How American Textbooks Mislead on Jews and Israel

By Gerstenfeld, Manfred | Jewish Political Studies Review, Spring 2009 | Go to article overview

How American Textbooks Mislead on Jews and Israel


Gerstenfeld, Manfred, Jewish Political Studies Review


How American Textbooks Mislead on Jews and Israel The Trouble with Textbooks: Distorting History and Religion, by Gary A. Tobin and Dennis R. Ybarra, Lanham, MD: Lexington Books, 2008, 209 pp.

Reviewed by Manfred Gerstenfeld

In recent years there has been increasing analysis of anti-Israeli and anti-Semitic events, as well as biased academic teaching, on American campuses. Little however is known about prejudiced teaching in high schools. Evidence of its extent is mainly anecdotal.

One source of information on this topic is Rabbi Tzvi Hersh Weinreb, executive vice-president of the Orthodox Union. The organization's youth group, the National Conference of Synagogue Youth (NCSY), has developed culture clubs in over 150 public schools across the U.S., and reaches thirty thousand Jewish youngsters. Weinreb says, "we find that many children are very anti-Israeli. They have been very much brainwashed by an extremely anti-Israeli educational establishment."1

Anti-Semitic incidents in American schools now receive more press attention. In October 2008 one which took place at the Parkway West Middle School in the St. Louis suburb of Chesterfield was even internationally publicized. Students there announced a "Hit a Jew Day," on which they struck Jewish classmates.2

Many books used in schools are a major source of biased antiIsraeli teaching. Fifteen years ago Mitchell Bard published a study on eighteen of the history textbooks most widely used in American high schools, Rewriting History in Textbooks. He found them "full of factual errors, oversimplification, omission, and distortion, consistently to the detriment of Jews and Israel. This inevitably leads to the conclusion that the authors are prejudiced."3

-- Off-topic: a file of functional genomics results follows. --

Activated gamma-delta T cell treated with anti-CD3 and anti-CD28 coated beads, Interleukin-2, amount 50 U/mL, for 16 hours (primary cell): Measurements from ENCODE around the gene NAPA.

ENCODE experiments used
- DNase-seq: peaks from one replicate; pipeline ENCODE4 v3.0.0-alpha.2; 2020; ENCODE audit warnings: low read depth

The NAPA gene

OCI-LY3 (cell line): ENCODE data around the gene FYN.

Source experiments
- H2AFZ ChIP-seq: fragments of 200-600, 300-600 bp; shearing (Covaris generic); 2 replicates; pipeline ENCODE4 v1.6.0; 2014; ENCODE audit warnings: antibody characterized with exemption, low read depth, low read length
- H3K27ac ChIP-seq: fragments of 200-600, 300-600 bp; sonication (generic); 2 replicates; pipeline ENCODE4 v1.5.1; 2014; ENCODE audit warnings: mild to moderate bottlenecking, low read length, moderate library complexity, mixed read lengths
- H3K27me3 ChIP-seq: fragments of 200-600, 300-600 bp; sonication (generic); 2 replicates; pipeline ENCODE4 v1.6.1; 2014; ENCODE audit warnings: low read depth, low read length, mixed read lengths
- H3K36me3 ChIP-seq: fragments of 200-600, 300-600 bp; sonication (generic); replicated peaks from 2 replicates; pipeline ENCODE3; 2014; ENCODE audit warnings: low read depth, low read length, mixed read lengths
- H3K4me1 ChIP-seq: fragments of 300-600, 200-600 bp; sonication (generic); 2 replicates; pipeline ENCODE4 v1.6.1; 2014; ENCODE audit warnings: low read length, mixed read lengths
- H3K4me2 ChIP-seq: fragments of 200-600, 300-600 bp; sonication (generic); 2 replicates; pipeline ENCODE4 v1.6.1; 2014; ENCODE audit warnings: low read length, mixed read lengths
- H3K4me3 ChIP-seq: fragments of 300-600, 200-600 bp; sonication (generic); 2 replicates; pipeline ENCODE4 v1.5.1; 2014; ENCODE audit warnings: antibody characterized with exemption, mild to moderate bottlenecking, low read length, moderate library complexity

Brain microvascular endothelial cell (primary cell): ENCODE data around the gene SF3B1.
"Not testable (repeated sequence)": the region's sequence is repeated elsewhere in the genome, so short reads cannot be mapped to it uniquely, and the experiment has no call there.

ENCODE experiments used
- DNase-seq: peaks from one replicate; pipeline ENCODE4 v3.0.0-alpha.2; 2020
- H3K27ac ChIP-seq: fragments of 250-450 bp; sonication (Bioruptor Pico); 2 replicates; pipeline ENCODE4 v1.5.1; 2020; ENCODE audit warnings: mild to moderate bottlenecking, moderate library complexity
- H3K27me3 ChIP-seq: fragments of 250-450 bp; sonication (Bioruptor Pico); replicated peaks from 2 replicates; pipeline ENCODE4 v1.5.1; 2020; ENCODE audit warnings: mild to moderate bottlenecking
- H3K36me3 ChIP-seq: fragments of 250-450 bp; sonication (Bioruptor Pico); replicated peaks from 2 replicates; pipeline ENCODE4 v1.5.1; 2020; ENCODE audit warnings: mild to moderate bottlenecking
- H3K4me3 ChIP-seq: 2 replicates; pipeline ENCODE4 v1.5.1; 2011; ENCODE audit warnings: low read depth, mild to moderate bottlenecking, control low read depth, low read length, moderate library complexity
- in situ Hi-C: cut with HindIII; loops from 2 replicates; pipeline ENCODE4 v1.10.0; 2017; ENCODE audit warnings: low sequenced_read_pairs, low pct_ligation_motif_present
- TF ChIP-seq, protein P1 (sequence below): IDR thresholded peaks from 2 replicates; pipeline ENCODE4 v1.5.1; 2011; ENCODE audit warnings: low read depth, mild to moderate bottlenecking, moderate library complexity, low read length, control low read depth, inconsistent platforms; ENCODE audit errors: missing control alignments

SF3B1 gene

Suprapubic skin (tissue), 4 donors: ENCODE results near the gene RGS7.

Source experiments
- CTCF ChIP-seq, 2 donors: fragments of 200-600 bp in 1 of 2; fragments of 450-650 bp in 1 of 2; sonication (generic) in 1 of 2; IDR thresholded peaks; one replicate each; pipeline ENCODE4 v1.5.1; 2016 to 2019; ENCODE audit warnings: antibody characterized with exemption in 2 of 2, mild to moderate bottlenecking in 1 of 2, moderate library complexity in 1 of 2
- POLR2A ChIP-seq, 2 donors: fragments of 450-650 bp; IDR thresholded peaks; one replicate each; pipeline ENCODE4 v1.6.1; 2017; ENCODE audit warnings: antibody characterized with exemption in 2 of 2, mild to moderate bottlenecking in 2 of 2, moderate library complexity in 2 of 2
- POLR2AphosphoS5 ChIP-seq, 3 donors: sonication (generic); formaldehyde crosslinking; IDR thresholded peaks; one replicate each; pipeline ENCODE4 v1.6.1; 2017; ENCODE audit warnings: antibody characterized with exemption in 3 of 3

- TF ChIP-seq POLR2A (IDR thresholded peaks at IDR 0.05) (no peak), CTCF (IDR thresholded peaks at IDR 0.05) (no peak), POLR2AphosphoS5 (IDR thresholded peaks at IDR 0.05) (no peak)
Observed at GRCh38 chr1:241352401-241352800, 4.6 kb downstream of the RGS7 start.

Bard added that "high schools are, as far as anti-Israeli teaching is concerned, even worse than universities. This problem has grown since the Arab terrorist attacks of 9/11. They prompted a desire to better understand the Muslim world. The people who are producing the information about it in textbooks are largely funded by the Saudis. They are presenting a version of Islamic history that is often very selective, to put it mildly We have tried during the last couple of years to produce texts on the history of Israel and found it surprisingly difficult to get them into public schools."4

Dr. Gary Tobin and Dennis R. Ybarra 's new book, The Trouble with Textbooks: Distorting History and Religion, confirms Bard's findings. It makes an important and updated contribution to understanding better the dangers which teaching bias may present to American Jewry. Dr. Tobin is President of the Institute for Jewish and Community Research in San Francisco, and Dennis R. Ybarra is a research associate there. Their research for the book reviewed twenty-eight high school textbooks from major publishers, focusing on four subjects: Jewish history, theology, and religion; the relationship between Judaism and Christianity; the relationship between Judaism and Islam; and the history, geography, and politics of the Middle East. …

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